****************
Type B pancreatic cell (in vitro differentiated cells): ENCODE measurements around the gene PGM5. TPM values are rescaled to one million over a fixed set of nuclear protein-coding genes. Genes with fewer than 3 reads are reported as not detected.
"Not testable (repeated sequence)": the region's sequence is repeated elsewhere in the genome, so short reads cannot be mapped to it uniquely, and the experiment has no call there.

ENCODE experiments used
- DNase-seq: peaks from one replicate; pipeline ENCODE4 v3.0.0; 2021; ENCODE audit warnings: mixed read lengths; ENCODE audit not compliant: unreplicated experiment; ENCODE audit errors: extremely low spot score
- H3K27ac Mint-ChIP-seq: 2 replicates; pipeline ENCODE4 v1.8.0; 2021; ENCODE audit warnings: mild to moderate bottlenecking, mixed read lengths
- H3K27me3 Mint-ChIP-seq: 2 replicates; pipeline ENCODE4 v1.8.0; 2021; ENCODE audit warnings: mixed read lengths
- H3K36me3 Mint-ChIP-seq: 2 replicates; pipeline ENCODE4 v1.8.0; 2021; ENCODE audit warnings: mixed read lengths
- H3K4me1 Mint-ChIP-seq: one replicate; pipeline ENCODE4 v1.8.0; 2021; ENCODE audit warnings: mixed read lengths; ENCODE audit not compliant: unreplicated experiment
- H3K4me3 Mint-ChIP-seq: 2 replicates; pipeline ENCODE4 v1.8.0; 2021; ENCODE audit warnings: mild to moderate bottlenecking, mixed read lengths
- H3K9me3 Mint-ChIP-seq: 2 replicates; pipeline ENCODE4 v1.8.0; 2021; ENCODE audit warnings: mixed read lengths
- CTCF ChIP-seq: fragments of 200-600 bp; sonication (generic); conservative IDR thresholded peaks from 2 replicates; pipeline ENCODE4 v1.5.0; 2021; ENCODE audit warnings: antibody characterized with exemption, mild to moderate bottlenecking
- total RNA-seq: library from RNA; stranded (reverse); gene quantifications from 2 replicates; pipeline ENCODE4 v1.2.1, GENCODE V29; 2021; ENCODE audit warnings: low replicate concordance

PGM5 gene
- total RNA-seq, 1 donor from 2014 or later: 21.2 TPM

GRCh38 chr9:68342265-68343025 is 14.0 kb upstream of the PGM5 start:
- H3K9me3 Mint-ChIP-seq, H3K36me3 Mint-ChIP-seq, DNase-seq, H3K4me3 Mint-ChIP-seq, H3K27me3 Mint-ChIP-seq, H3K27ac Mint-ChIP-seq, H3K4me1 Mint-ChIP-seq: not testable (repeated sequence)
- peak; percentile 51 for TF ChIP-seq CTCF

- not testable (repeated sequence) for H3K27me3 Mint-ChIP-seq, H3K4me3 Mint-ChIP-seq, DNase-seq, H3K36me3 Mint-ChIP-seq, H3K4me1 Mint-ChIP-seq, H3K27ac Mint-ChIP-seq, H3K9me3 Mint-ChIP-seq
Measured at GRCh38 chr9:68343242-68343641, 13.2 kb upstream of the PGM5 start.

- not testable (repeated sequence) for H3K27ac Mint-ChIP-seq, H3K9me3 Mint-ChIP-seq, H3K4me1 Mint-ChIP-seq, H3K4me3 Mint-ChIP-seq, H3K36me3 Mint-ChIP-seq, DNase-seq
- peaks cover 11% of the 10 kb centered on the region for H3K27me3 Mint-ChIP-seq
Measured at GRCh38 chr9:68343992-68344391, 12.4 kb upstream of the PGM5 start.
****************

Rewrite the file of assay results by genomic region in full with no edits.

Type B pancreatic cell (in vitro differentiated cells): ENCODE measurements around the gene PGM5. TPM values are rescaled to one million over a fixed set of nuclear protein-coding genes. Genes with fewer than 3 reads are reported as not detected.
"Not testable (repeated sequence)": the region's sequence is repeated elsewhere in the genome, so short reads cannot be mapped to it uniquely, and the experiment has no call there.

ENCODE experiments used
- DNase-seq: peaks from one replicate; pipeline ENCODE4 v3.0.0; 2021; ENCODE audit warnings: mixed read lengths; ENCODE audit not compliant: unreplicated experiment; ENCODE audit errors: extremely low spot score
- H3K27ac Mint-ChIP-seq: 2 replicates; pipeline ENCODE4 v1.8.0; 2021; ENCODE audit warnings: mild to moderate bottlenecking, mixed read lengths
- H3K27me3 Mint-ChIP-seq: 2 replicates; pipeline ENCODE4 v1.8.0; 2021; ENCODE audit warnings: mixed read lengths
- H3K36me3 Mint-ChIP-seq: 2 replicates; pipeline ENCODE4 v1.8.0; 2021; ENCODE audit warnings: mixed read lengths
- H3K4me1 Mint-ChIP-seq: one replicate; pipeline ENCODE4 v1.8.0; 2021; ENCODE audit warnings: mixed read lengths; ENCODE audit not compliant: unreplicated experiment
- H3K4me3 Mint-ChIP-seq: 2 replicates; pipeline ENCODE4 v1.8.0; 2021; ENCODE audit warnings: mild to moderate bottlenecking, mixed read lengths
- H3K9me3 Mint-ChIP-seq: 2 replicates; pipeline ENCODE4 v1.8.0; 2021; ENCODE audit warnings: mixed read lengths
- CTCF ChIP-seq: fragments of 200-600 bp; sonication (generic); conservative IDR thresholded peaks from 2 replicates; pipeline ENCODE4 v1.5.0; 2021; ENCODE audit warnings: antibody characterized with exemption, mild to moderate bottlenecking
- total RNA-seq: library from RNA; stranded (reverse); gene quantifications from 2 replicates; pipeline ENCODE4 v1.2.1, GENCODE V29; 2021; ENCODE audit warnings: low replicate concordance

PGM5 gene
- total RNA-seq, 1 donor from 2014 or later: 21.2 TPM

GRCh38 chr9:68342265-68343025 is 14.0 kb upstream of the PGM5 start:
- H3K9me3 Mint-ChIP-seq, H3K36me3 Mint-ChIP-seq, DNase-seq, H3K4me3 Mint-ChIP-seq, H3K27me3 Mint-ChIP-seq, H3K27ac Mint-ChIP-seq, H3K4me1 Mint-ChIP-seq: not testable (repeated sequence)
- peak; percentile 51 for TF ChIP-seq CTCF

- not testable (repeated sequence) for H3K27me3 Mint-ChIP-seq, H3K4me3 Mint-ChIP-seq, DNase-seq, H3K36me3 Mint-ChIP-seq, H3K4me1 Mint-ChIP-seq, H3K27ac Mint-ChIP-seq, H3K9me3 Mint-ChIP-seq
Measured at GRCh38 chr9:68343242-68343641, 13.2 kb upstream of the PGM5 start.

- not testable (repeated sequence) for H3K27ac Mint-ChIP-seq, H3K9me3 Mint-ChIP-seq, H3K4me1 Mint-ChIP-seq, H3K4me3 Mint-ChIP-seq, H3K36me3 Mint-ChIP-seq, DNase-seq
- peaks cover 11% of the 10 kb centered on the region for H3K27me3 Mint-ChIP-seq
Measured at GRCh38 chr9:68343992-68344391, 12.4 kb upstream of the PGM5 start.